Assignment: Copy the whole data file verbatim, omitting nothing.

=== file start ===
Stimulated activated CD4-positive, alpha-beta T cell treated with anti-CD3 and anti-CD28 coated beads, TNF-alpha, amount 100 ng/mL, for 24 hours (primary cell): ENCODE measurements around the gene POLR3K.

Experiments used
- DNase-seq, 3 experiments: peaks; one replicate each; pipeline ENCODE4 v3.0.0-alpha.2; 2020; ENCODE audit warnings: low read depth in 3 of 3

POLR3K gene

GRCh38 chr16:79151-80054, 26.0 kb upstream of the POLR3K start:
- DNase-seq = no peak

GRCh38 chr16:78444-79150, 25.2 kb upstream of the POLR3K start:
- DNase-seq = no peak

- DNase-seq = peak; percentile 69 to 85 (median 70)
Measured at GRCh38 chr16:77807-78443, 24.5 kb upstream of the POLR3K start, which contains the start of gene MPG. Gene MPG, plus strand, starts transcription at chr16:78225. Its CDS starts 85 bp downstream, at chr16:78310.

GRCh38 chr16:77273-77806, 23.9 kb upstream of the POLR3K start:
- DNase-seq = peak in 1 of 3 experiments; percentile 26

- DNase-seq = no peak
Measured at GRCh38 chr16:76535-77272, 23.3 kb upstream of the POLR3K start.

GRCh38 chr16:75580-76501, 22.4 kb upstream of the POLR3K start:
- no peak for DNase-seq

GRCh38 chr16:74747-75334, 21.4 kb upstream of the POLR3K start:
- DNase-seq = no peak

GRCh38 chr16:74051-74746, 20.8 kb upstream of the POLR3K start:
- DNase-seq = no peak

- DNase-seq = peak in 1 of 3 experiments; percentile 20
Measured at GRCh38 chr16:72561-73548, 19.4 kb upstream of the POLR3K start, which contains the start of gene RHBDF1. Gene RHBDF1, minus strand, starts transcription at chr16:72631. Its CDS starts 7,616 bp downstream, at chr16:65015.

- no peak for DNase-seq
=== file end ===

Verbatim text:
Stimulated activated CD4-positive, alpha-beta T cell treated with anti-CD3 and anti-CD28 coated beads, TNF-alpha, amount 100 ng/mL, for 24 hours (primary cell): ENCODE measurements around the gene POLR3K.

Experiments used
- DNase-seq, 3 experiments: peaks; one replicate each; pipeline ENCODE4 v3.0.0-alpha.2; 2020; ENCODE audit warnings: low read depth in 3 of 3

POLR3K gene

GRCh38 chr16:79151-80054, 26.0 kb upstream of the POLR3K start:
- DNase-seq = no peak

GRCh38 chr16:78444-79150, 25.2 kb upstream of the POLR3K start:
- DNase-seq = no peak

- DNase-seq = peak; percentile 69 to 85 (median 70)
Measured at GRCh38 chr16:77807-78443, 24.5 kb upstream of the POLR3K start, which contains the start of gene MPG. Gene MPG, plus strand, starts transcription at chr16:78225. Its CDS starts 85 bp downstream, at chr16:78310.

GRCh38 chr16:77273-77806, 23.9 kb upstream of the POLR3K start:
- DNase-seq = peak in 1 of 3 experiments; percentile 26

- DNase-seq = no peak
Measured at GRCh38 chr16:76535-77272, 23.3 kb upstream of the POLR3K start.

GRCh38 chr16:75580-76501, 22.4 kb upstream of the POLR3K start:
- no peak for DNase-seq

GRCh38 chr16:74747-75334, 21.4 kb upstream of the POLR3K start:
- DNase-seq = no peak

GRCh38 chr16:74051-74746, 20.8 kb upstream of the POLR3K start:
- DNase-seq = no peak

- DNase-seq = peak in 1 of 3 experiments; percentile 20
Measured at GRCh38 chr16:72561-73548, 19.4 kb upstream of the POLR3K start, which contains the start of gene RHBDF1. Gene RHBDF1, minus strand, starts transcription at chr16:72631. Its CDS starts 7,616 bp downstream, at chr16:65015.

- no peak for DNase-seq